(Loos-en-Gohelle) British and Canadian officials on Thursday launched the construction of a new 1,200-place military cemetery in northern France, intended for Commonwealth soldiers killed in the First World War and who should be unearthed during the creation of a canal.
This future cemetery, managed by the body responsible for the graves of soldiers from the former British Empire who fell on the battlefield, the Commonwealth War Graves Commission (CWGC), will adjoin the British cemetery of Loos-en-Gohelle, which has 3,000 fallen down.
During the First World War, British, Canadian or Australian troops were mobilized for the Battle of the Somme and that of Lens.
More than half a million men from the Commonwealth fell at the front in France, including 20 to 30,000 in a 5 km periphery around Lens.
“There are still 100,000 soldiers who lie beneath the French battlefields and have not been found,” CWGC Director General Claire Horton recalled Thursday.
A hundred years later, a hundred bodies are discovered each year.
The pace is expected to accelerate with the construction of a 107 km canal by 2030, of which around 100 will run along the front line of the First World War. The CWGC expects to find several hundred bodies during the work.
“We will do our best to identify as many of them as possible, and to trace their families. This is a brief but crucial occasion,” Ms. Horton pointed out.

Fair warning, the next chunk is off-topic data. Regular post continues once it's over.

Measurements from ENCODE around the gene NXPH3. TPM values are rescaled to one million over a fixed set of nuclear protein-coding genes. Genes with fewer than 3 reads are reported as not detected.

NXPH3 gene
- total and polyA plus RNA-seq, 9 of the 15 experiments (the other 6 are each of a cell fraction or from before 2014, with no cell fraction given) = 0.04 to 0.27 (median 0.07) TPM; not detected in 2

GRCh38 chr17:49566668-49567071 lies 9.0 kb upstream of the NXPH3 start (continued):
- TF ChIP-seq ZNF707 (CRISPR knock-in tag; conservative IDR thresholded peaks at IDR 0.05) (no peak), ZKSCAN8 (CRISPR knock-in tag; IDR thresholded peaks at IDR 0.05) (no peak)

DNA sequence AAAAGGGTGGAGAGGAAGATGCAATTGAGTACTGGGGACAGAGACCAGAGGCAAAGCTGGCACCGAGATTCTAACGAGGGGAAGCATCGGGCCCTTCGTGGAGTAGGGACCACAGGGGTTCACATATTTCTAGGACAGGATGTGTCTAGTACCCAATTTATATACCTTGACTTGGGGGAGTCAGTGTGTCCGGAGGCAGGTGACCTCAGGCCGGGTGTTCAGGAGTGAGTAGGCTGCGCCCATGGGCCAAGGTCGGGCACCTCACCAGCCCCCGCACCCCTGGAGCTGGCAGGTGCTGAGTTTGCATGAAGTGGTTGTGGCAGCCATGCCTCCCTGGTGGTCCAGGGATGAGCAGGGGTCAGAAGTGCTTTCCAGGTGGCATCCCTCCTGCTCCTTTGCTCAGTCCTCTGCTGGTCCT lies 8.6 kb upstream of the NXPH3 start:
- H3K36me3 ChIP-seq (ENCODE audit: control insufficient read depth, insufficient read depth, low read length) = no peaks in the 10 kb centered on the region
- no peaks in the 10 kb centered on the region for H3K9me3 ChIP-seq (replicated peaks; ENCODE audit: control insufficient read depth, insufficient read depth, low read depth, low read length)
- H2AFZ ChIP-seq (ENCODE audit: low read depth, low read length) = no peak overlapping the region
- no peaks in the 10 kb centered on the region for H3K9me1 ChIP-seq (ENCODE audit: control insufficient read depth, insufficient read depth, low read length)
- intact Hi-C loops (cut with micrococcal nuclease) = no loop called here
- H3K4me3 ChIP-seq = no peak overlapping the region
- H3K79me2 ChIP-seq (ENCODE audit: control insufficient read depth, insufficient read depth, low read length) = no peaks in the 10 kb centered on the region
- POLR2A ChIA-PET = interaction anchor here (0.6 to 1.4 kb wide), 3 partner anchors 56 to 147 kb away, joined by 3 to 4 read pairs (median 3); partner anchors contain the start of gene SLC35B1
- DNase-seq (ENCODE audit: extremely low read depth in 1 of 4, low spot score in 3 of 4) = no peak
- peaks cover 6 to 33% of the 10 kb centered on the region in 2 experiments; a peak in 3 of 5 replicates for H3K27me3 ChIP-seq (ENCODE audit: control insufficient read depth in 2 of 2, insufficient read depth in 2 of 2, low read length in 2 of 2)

The GWGC was entrusted with the care of all the remains exhumed during the work, whether soldiers from the Commonwealth, French or Germans.
The member countries of this organization – the United Kingdom, whose nationals formed the bulk of the troops sent to the front, Canada, Australia, New Zealand, India and South Africa – have made the choosing to bury their soldiers where they fell, rather than repatriating them.
However, the approximately 3,000 CWGC cemeteries in France are almost full. A hundred bodies found since 2018 during the construction of a hospital in Lens are thus awaiting reburial.
The new cemetery will be the first to be built in France by the CWGC since 2011. It should receive the first remains at the end of 2024.